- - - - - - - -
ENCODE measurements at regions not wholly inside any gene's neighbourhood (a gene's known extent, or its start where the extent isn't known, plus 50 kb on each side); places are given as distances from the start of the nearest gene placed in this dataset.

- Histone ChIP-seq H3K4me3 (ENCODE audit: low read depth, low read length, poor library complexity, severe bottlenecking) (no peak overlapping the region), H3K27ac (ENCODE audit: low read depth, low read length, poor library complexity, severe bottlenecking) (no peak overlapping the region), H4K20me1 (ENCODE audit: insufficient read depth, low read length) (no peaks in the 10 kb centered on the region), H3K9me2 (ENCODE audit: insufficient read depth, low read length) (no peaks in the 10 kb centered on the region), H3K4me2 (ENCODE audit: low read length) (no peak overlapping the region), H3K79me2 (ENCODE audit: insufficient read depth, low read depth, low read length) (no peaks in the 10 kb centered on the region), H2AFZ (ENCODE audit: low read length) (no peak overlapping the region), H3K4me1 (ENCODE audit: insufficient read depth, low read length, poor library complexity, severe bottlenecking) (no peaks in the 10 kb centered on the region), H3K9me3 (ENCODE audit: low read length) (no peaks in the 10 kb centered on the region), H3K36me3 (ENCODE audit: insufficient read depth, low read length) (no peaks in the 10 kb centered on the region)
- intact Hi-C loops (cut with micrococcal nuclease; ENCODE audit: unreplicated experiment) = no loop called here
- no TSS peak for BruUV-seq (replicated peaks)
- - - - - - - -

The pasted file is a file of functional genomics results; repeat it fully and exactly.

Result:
ENCODE measurements at regions not wholly inside any gene's neighbourhood (a gene's known extent, or its start where the extent isn't known, plus 50 kb on each side); places are given as distances from the start of the nearest gene placed in this dataset.

- Histone ChIP-seq H3K4me3 (ENCODE audit: low read depth, low read length, poor library complexity, severe bottlenecking) (no peak overlapping the region), H3K27ac (ENCODE audit: low read depth, low read length, poor library complexity, severe bottlenecking) (no peak overlapping the region), H4K20me1 (ENCODE audit: insufficient read depth, low read length) (no peaks in the 10 kb centered on the region), H3K9me2 (ENCODE audit: insufficient read depth, low read length) (no peaks in the 10 kb centered on the region), H3K4me2 (ENCODE audit: low read length) (no peak overlapping the region), H3K79me2 (ENCODE audit: insufficient read depth, low read depth, low read length) (no peaks in the 10 kb centered on the region), H2AFZ (ENCODE audit: low read length) (no peak overlapping the region), H3K4me1 (ENCODE audit: insufficient read depth, low read length, poor library complexity, severe bottlenecking) (no peaks in the 10 kb centered on the region), H3K9me3 (ENCODE audit: low read length) (no peaks in the 10 kb centered on the region), H3K36me3 (ENCODE audit: insufficient read depth, low read length) (no peaks in the 10 kb centered on the region)
- intact Hi-C loops (cut with micrococcal nuclease; ENCODE audit: unreplicated experiment) = no loop called here
- no TSS peak for BruUV-seq (replicated peaks)